The linear marker corresponds to the impact relating to the presence of the linear open carbon chain saturated hydrocarbon families in the “fuel-engine” couple adequacy.

The branched marker corresponds to the impact relating to the presence of the saturated hydrocarbon families in the “fuel-engine” couple adequacy.

The unsaturated marker corresponds to the impact relating to the presence of the open carbon chain unsaturated hydrocarbon families having branches in the “fuel-engine” couple adequacy.

The cyclic marker corresponds to the impact relating to the presence of the closed carbon chain saturated hydrocarbon families in the “fuel-engine” couple adequacy.

The aromatic marker corresponds to the impact relating to the presence of the aromatic hydrocarbon families in the “fuel-engine” couple adequacy.

The oxygen marker corresponds to the impact relating to the presence of the oxygen organic products in the “fuel-engine” couple adequacy.

The four weighting criteria Gas, Light, Medium and Heavy are calculated with respect to the number of carbon atoms weighted by one or more of the physical properties, such as combustion enthalpies or vaporization of the pure products composing the fuel, for example.

In the case of the gasoline EN 228 mentioned as an example, the GAS column groups hydrocarbons the carbon number of which is less than 4 atoms.

The LIGHT column groups hydrocarbons the carbon number of which is between 5 and 6 atoms.

The MEDIUM column groups hydrocarbons the carbon number of which is between 7 and 8 atoms.

The HEAVY column groups hydrocarbons the carbon number of which is equal to or greater than 9.

The fuel molecular structure is thus precisely known thanks to the indices at the intersections of columns n and lines i. Such information is previously incorporated during the engine timing and the electronic or digital system is adapted to be able to use such information and optimize them in the parameters, laws and mappings for the engine injection, combustion or post-treatment.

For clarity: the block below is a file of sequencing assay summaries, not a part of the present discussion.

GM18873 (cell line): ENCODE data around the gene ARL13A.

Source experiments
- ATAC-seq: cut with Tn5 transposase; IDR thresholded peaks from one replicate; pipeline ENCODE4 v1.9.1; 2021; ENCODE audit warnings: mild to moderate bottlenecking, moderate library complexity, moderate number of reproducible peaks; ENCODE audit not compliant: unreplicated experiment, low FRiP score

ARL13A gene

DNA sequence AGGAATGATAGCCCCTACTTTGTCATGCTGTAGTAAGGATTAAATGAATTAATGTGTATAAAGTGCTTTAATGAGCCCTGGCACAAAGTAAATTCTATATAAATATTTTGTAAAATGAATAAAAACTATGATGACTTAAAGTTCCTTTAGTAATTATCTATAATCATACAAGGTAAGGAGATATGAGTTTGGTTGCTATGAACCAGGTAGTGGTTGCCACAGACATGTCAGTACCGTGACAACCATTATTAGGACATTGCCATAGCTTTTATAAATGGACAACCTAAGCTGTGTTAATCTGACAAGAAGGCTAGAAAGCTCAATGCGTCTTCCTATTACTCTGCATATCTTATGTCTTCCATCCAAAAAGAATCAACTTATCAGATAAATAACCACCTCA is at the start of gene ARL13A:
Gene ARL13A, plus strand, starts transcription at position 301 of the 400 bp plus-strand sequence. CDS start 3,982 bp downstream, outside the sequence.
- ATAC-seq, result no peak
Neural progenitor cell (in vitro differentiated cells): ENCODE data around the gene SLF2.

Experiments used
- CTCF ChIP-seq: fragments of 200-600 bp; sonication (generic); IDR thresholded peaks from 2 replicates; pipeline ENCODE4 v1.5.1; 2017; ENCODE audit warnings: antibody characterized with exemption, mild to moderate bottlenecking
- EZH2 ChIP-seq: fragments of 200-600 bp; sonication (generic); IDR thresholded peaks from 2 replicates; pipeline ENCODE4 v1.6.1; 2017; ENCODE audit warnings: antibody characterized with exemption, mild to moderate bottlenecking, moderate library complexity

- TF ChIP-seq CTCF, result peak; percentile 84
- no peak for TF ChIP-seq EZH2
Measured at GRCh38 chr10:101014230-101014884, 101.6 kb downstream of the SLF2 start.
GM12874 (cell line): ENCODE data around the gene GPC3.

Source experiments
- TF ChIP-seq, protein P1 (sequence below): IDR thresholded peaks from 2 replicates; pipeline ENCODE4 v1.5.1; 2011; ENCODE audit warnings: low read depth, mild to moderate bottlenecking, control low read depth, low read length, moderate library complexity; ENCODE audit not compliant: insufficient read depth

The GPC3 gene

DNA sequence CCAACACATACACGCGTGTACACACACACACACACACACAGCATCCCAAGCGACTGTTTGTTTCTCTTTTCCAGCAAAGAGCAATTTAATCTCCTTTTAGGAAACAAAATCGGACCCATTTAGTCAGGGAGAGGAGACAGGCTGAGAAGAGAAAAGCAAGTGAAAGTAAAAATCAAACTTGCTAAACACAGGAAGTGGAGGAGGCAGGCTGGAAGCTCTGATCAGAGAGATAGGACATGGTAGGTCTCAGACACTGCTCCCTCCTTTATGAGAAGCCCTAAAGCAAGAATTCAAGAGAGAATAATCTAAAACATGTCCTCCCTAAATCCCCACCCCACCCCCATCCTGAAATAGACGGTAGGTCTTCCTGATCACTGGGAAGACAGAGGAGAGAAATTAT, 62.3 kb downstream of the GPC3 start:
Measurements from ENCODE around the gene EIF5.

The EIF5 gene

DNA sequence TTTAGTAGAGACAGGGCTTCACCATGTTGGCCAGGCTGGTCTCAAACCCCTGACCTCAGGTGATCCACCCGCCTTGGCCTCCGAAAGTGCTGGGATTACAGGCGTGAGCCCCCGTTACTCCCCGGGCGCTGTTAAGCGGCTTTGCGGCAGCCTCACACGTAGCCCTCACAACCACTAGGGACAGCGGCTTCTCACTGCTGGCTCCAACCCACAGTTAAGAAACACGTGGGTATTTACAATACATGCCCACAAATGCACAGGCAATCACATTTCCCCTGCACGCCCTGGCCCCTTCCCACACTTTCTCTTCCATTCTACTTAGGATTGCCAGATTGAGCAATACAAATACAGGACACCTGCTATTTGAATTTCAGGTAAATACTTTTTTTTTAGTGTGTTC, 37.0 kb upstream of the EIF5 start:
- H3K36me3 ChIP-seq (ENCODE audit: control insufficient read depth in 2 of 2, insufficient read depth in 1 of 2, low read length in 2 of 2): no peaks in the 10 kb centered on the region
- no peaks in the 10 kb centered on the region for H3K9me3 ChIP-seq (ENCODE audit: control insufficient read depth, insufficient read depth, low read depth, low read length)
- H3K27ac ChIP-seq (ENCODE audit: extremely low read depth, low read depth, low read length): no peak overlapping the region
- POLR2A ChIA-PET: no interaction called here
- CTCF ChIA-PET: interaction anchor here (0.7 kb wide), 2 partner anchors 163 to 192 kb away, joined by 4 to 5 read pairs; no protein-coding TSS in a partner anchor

In the vehicle, during the on-board analysis of the fuel molecular structure by sensor 7, the electronic or digital system receives updated information on the molecular structure of the fuel in the tank, which makes it possible to select or modify the settings, laws and mappings, so as to optimize the settings according to the fuel feeding the engine.

The best parameters, laws and/or mappings for the engine injection, combustion or post-treatment are chosen by the electronic or digital system according to the usual information to be read on the various sensors and detectors, and also on sensor 7, which now gives information on the fuel molecular structure.

The parameters, laws and mapping of the engine may be chosen to optimize fuel consumption and limit exhaust gases emissions to engine iso performance or for increasing engine performance to iso consumption and emissions.

A step of storage of information relating to the fuel molecular structure analysis is used to have a history of such molecular structure.

Default models of parameters, laws and/or mappings of the engine injection, combustion and post-treatment are created from the history of the fuel molecular structure.

Thus, in the absence of information read by sensor 7, the parameters, laws and/or mappings of the engine injection, combustion and post-treatment are selected by default according to the history of the fuel molecular structure. Such history makes it possible to create a moving average, on one or more lapsed time period/periods, of the fuel molecular structure. The parameters, laws and/or mappings of the engine injection, combustion and post-treatment are selected according to the most relevant moving average.

Measurements can be performed at regular time intervals by sensor 7. A detector for the volume of fuel in the tank 2 can also be provided. The starting of the measuring operation can then be instructed to occur each time the driver fills the tank.

FIG. 3 shows the various steps of the method:

    • step A: Starting the measuring operation;
    • step B: Step of analysis according to the measuring operation;
    • step C: Comparing the table obtained with the reference table;
    • step D: Selection or modification of suitable parameters, laws and/or mappings;
    • step E: Engine setting with respect to the suitable parameters, laws and/or mappings.
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Referenced by
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US8128279 *Jul 16, 2008Mar 6, 2012GM Global Technology Operations LLCCloud point monitoring systems for determining a cloud point temperature of diesel fuel
US8150599 *Mar 14, 2008Apr 3, 2012Toyota Jidosha Kabushiki KaishaControl apparatus and control method for internal combustion engine
US20120223515 *Mar 3, 2011Sep 6, 2012Honeywell International Inc.Detecting ethanol and water concentrations in fuel
Classifications
U.S. Classification701/103, 123/494, 73/304.00C
International ClassificationF02M51/00, G06F19/00, G01F23/26
Cooperative ClassificationF02D2041/285, F02D41/0025, F02D41/2422, F02D2200/0611, F02D2041/288, F02D19/0665, F02D19/087
European ClassificationF02D41/24D2H